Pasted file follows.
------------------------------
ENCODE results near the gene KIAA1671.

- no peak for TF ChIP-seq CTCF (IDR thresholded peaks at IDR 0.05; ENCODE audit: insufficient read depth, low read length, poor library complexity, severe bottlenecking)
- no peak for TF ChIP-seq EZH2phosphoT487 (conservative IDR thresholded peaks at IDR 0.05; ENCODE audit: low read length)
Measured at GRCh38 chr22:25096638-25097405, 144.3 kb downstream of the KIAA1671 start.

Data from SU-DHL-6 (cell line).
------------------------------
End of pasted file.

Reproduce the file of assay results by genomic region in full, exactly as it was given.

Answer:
ENCODE results near the gene KIAA1671.

- no peak for TF ChIP-seq CTCF (IDR thresholded peaks at IDR 0.05; ENCODE audit: insufficient read depth, low read length, poor library complexity, severe bottlenecking)
- no peak for TF ChIP-seq EZH2phosphoT487 (conservative IDR thresholded peaks at IDR 0.05; ENCODE audit: low read length)
Measured at GRCh38 chr22:25096638-25097405, 144.3 kb downstream of the KIAA1671 start.

Data from SU-DHL-6 (cell line).